In addition, the Bayanihan Foundation will  host two house party fundraisers in Chicago, IL and in Los Angeles, CA. The Chicago house party fundraiser brunch will be held on August 25, 2018 – 10 AM at the home of Dr. Maria Ferrera and Dr. Adam Avrushin in Oak Park, IL. The Los Angeles house party fundraiser will be held on August 26,2018 – 12 noon at the home of Joselyn Geaga-Rosenthal and Fred Rosenthal.

NEXTGEN 2018 Fellow Camillo Geaga will travel to the Philippines and help build school libraries in the Philippines (August 2018)

The fundraisers will also celebrate NEXTGEN 2018 Fellow Camillo Geaga as he travels  to build these libraries in the Philippines. Camillo will also co-host the Los Angeles fundraiser. Please RSVP by calling Bayanihan Foundation (773) 273-9793 or email at dale@fdbayanihan.org if you’re interested in supporting the foundation’s educational efforts and enjoy delicious Filipino foods. You can also support this book drive by donating securely online at http://www.fdnbayanihan.org through PayPal or through Facebook: https://bit.ly/2MEdsu1

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FilAm Kids Kick Off ‘Balikbayan Box’ Book Drive Building Libraries in Philippines


Filipino American children put together mini-balikbayan boxes for ‘Balikbayan Box’ Book Drive. They are part of MG Bertulfo Kuwento! Filipino Story and Language Camp (photo courtesy of MG Bertulfo August 2018)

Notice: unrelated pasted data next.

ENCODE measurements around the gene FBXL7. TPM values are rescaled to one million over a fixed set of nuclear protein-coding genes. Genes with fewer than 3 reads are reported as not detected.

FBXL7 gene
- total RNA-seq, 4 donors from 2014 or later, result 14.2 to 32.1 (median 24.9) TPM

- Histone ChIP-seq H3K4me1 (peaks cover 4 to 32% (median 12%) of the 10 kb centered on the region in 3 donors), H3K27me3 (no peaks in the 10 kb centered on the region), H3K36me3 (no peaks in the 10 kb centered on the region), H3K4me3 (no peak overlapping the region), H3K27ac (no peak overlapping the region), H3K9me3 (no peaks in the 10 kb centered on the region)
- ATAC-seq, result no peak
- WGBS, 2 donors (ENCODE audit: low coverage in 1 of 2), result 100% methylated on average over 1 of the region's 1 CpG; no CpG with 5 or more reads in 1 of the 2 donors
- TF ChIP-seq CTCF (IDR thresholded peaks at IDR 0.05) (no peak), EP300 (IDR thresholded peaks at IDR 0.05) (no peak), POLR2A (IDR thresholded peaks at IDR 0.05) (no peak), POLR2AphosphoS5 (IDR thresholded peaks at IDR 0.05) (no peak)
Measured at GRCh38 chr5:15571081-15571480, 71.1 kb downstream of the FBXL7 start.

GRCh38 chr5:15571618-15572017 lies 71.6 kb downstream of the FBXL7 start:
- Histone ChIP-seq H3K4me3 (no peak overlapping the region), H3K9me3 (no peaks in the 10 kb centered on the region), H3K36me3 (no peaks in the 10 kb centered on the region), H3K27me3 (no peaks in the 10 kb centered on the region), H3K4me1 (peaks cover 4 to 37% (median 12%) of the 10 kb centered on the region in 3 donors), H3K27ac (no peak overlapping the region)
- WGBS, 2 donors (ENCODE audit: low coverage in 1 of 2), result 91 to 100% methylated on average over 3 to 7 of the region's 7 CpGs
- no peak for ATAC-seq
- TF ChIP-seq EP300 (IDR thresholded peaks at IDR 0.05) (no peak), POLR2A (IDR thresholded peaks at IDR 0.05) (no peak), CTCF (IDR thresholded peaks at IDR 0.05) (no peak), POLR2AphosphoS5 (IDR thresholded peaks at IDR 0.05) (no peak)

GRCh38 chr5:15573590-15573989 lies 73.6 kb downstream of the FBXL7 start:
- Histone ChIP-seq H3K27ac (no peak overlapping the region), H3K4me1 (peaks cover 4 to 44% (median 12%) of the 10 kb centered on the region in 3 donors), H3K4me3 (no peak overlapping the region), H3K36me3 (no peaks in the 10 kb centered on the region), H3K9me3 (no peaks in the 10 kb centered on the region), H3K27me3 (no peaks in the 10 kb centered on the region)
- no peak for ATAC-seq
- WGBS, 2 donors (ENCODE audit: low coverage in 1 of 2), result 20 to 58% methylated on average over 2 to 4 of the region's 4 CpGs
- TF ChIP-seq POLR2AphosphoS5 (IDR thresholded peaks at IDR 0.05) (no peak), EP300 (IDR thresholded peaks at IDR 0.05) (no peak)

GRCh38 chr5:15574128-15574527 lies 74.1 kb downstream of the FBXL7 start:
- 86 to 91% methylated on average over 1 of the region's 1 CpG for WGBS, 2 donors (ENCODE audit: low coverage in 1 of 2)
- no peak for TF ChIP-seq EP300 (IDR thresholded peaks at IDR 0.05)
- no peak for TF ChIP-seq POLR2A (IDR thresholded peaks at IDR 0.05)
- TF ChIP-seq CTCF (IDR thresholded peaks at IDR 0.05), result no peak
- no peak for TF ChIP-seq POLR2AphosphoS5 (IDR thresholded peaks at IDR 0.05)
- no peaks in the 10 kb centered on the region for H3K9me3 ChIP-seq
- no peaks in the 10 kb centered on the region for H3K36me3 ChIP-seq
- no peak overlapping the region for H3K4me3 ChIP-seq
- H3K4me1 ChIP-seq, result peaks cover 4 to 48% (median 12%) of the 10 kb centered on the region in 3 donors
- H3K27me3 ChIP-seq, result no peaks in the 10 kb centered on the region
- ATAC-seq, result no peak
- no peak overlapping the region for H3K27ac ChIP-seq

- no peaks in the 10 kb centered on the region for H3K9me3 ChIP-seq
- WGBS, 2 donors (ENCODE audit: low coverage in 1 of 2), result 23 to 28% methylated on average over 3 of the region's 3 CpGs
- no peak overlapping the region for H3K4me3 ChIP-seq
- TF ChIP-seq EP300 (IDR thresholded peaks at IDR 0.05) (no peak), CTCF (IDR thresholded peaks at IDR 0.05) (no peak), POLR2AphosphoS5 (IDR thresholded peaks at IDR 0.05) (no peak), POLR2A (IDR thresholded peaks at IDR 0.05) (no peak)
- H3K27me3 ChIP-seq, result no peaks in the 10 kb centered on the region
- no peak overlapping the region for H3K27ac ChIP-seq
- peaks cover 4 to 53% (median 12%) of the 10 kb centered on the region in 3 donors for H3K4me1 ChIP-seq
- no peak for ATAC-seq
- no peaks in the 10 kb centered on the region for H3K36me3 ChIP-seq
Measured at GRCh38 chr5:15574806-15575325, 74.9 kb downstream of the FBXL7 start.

On August 7, 2018,  MG Bertulfo and the Kuwento! Filipino Story and Language Camp in Oak Park, IL launched the Bayanihan Foundation’s  NEXTGEN ‘Balikbayan Box’ Book Drive. 12 excited Filipino American children put together ‘mini balikbayan boxes’ full of books and school supplies, as part of a  week-long ‘Kuwento (Stories) Camp. The mini-boxes kicked off the foundation’s plans to send 3,000 books to Giporlos, Samar and Iligan City and build libraries there. The kids’ enthusiasm to build the mini-balikbayan boxes hopefully spur others to donate,  help build the libraries and support the Bayanihan Foundation’s goal of education and long-term sustainability.

(standing left to right Dr. Maria Ferrera and Dale Asis) sharing stories about bayanihan, balikbayan and other Filipino values to Filipino American children in Oak Park, IL (photo courtesy of MG Bertulfo)

Bayanihan Foundation board member Dr. Maria Ferrera of DePaul University and I joined renowned artist and writer MG Bertulfo as she spearheaded a successful Kuwento! Filipino Story and Language camp in Oak Park, IL. MG inspired the Filipino American kids to learn about their Filipino heritage at the same time they learned on how they could share beyond themselves.

Filipino American children learn Filipino culture and values including Bayanihan, Balikbayan and Pasalubong (photo courtesy of MG Bertulfo August 2018)